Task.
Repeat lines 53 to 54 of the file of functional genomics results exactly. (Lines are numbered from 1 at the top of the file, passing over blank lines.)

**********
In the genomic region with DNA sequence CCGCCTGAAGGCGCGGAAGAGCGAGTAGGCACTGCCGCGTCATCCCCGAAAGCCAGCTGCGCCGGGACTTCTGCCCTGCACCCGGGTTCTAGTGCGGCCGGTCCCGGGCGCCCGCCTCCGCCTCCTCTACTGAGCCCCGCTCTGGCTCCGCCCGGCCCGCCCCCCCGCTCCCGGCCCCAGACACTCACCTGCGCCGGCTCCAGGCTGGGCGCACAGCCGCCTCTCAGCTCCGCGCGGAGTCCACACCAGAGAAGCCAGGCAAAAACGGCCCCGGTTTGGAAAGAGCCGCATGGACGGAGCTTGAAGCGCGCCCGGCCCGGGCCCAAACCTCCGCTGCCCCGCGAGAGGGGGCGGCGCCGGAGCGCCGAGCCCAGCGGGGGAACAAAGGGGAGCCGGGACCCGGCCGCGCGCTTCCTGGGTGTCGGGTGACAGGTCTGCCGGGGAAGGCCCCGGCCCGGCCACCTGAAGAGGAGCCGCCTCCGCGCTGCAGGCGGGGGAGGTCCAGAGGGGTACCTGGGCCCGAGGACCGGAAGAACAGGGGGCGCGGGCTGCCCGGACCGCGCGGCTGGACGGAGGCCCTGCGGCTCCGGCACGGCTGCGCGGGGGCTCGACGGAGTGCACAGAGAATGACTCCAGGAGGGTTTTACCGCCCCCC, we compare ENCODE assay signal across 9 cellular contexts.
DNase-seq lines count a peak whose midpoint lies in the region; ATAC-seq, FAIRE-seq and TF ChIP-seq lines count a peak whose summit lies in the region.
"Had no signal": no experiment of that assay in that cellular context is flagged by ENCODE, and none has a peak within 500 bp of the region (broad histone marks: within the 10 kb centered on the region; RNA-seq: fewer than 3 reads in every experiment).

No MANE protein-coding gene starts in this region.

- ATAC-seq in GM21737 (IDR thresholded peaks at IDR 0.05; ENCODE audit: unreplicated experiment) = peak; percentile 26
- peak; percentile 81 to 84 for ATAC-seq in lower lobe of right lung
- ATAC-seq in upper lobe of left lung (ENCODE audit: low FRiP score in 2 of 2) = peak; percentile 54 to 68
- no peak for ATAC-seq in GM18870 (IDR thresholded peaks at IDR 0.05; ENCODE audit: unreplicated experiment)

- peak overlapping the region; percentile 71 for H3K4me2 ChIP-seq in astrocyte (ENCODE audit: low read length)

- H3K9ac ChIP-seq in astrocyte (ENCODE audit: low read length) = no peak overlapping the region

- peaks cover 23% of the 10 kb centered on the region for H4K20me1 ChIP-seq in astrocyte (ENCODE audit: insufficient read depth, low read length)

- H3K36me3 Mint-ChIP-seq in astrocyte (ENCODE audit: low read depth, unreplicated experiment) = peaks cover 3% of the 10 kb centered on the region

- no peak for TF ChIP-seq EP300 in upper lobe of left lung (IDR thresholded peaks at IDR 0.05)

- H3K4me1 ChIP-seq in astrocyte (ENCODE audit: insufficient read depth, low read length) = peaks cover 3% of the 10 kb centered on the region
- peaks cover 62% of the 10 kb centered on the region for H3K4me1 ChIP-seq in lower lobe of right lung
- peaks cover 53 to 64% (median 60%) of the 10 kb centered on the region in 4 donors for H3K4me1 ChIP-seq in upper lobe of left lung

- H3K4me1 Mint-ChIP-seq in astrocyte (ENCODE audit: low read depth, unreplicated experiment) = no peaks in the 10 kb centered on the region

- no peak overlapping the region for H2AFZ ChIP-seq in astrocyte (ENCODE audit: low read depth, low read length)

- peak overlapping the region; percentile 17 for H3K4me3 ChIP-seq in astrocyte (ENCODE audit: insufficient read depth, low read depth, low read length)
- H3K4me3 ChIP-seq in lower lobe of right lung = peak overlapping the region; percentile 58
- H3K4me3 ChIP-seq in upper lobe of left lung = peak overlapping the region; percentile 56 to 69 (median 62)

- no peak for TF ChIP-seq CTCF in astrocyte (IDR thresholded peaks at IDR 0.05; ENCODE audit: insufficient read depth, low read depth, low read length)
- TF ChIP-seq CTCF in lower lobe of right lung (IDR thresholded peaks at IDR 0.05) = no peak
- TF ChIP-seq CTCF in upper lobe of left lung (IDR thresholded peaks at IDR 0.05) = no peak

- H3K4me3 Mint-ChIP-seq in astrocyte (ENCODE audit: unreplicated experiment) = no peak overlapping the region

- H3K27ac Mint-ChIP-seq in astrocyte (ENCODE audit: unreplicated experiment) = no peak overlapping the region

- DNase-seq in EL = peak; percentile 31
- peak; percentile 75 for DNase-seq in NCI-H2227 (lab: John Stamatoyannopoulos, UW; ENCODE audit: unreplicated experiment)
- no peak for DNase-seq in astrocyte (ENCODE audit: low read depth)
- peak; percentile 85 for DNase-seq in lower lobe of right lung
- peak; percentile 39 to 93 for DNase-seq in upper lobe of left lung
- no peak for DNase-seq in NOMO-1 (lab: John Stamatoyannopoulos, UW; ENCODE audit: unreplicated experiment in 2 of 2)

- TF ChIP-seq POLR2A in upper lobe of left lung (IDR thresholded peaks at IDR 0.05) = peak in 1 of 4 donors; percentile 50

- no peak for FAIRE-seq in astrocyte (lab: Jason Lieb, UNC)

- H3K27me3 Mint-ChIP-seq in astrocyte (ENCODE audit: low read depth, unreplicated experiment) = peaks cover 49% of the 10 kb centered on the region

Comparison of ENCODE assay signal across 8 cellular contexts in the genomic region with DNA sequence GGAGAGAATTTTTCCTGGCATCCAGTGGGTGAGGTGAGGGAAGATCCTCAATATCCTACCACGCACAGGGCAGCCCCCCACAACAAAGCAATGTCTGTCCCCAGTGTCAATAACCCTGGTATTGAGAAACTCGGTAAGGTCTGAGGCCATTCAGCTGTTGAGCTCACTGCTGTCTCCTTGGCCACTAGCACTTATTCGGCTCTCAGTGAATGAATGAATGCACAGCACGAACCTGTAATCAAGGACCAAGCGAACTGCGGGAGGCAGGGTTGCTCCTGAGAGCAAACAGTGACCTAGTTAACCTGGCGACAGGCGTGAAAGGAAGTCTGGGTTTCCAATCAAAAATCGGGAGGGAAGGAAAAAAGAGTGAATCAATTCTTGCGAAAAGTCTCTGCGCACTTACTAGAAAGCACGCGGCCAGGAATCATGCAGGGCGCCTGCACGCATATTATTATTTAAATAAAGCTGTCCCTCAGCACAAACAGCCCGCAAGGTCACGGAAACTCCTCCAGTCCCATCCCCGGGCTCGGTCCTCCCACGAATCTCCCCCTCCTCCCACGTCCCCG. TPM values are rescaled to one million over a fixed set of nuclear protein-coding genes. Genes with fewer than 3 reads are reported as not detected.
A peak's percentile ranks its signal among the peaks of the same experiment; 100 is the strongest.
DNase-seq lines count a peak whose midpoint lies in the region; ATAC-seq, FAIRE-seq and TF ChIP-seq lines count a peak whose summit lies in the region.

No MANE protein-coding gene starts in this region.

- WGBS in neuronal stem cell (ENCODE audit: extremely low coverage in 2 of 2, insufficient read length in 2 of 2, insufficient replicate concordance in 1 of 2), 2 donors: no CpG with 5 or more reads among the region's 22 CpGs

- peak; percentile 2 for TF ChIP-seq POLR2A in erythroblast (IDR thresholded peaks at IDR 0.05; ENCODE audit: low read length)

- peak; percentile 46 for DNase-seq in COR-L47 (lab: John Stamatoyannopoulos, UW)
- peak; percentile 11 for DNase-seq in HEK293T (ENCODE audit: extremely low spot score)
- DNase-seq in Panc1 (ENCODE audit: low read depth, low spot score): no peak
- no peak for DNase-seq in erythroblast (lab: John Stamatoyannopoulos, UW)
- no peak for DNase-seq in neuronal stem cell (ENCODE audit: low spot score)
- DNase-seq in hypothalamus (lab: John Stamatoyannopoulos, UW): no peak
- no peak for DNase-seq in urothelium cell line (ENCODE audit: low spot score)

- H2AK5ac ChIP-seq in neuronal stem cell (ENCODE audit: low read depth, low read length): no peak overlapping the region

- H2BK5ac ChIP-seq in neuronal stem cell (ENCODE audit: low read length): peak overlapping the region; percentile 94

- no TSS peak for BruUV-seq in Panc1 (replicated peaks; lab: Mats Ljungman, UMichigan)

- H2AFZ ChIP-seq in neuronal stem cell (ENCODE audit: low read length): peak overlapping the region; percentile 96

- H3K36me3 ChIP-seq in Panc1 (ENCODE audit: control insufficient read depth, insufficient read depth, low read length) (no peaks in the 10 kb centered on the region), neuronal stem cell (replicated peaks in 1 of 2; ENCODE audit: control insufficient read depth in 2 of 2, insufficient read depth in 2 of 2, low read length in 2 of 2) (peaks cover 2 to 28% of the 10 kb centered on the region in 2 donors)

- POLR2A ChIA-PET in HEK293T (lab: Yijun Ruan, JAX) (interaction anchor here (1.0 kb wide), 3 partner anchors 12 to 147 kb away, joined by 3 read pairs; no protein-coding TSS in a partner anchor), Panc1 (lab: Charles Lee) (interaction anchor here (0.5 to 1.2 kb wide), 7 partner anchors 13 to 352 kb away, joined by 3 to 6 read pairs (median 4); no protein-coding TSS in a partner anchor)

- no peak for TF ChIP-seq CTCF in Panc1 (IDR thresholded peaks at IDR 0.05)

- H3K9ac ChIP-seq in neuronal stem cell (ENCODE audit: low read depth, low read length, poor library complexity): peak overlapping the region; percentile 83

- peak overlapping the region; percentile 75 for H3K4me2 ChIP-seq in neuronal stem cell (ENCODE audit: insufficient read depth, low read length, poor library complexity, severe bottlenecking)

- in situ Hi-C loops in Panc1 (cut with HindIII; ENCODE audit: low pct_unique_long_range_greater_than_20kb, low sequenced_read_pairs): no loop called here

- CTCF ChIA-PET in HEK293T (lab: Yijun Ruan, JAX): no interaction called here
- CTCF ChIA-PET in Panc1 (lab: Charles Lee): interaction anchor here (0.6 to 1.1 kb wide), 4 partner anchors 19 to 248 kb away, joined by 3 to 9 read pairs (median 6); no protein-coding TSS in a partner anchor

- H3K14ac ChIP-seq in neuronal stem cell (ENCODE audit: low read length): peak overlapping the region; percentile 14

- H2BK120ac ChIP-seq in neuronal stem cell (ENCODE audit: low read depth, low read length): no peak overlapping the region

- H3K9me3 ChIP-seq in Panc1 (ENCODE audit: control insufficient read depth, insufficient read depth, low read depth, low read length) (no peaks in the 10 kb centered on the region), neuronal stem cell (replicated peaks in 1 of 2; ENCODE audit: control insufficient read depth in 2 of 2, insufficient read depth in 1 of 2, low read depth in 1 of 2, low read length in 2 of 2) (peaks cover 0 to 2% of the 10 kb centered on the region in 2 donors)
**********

- H3K36me3 ChIP-seq in Panc1 (ENCODE audit: control insufficient read depth, insufficient read depth, low read length) (no peaks in the 10 kb centered on the region), neuronal stem cell (replicated peaks in 1 of 2; ENCODE audit: control insufficient read depth in 2 of 2, insufficient read depth in 2 of 2, low read length in 2 of 2) (peaks cover 2 to 28% of the 10 kb centered on the region in 2 donors)

- POLR2A ChIA-PET in HEK293T (lab: Yijun Ruan, JAX) (interaction anchor here (1.0 kb wide), 3 partner anchors 12 to 147 kb away, joined by 3 read pairs; no protein-coding TSS in a partner anchor), Panc1 (lab: Charles Lee) (interaction anchor here (0.5 to 1.2 kb wide), 7 partner anchors 13 to 352 kb away, joined by 3 to 6 read pairs (median 4); no protein-coding TSS in a partner anchor)